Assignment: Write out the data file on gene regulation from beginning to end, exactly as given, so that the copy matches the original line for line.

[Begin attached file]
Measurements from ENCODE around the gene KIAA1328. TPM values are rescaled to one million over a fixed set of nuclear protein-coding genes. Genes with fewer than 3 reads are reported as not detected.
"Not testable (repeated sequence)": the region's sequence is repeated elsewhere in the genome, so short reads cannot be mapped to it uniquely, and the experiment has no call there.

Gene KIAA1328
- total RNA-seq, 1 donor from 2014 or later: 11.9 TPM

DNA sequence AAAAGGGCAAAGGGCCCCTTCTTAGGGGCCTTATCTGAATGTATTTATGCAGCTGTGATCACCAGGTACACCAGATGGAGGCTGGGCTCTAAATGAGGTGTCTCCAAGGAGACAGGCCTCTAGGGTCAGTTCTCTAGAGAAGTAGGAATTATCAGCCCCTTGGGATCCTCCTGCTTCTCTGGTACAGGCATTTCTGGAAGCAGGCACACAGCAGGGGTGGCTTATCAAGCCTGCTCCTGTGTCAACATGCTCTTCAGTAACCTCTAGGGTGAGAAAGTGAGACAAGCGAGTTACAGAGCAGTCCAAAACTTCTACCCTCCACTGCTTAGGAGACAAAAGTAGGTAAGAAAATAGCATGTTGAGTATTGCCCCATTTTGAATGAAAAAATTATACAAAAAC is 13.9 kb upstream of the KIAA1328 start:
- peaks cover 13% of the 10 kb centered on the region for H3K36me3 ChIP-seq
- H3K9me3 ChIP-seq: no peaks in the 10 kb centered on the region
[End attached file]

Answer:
Measurements from ENCODE around the gene KIAA1328. TPM values are rescaled to one million over a fixed set of nuclear protein-coding genes. Genes with fewer than 3 reads are reported as not detected.
"Not testable (repeated sequence)": the region's sequence is repeated elsewhere in the genome, so short reads cannot be mapped to it uniquely, and the experiment has no call there.

Gene KIAA1328
- total RNA-seq, 1 donor from 2014 or later: 11.9 TPM

DNA sequence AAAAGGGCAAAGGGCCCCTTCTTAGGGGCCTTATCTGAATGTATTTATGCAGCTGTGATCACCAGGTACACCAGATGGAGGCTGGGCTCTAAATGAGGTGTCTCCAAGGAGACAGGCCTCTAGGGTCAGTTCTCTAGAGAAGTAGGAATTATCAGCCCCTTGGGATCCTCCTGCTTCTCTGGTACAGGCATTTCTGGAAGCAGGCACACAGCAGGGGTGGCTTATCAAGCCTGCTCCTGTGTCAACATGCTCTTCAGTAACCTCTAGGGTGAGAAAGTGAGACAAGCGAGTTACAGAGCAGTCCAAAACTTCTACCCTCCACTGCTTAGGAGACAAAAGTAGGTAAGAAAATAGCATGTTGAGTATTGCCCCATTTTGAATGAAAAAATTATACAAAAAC is 13.9 kb upstream of the KIAA1328 start:
- peaks cover 13% of the 10 kb centered on the region for H3K36me3 ChIP-seq
- H3K9me3 ChIP-seq: no peaks in the 10 kb centered on the region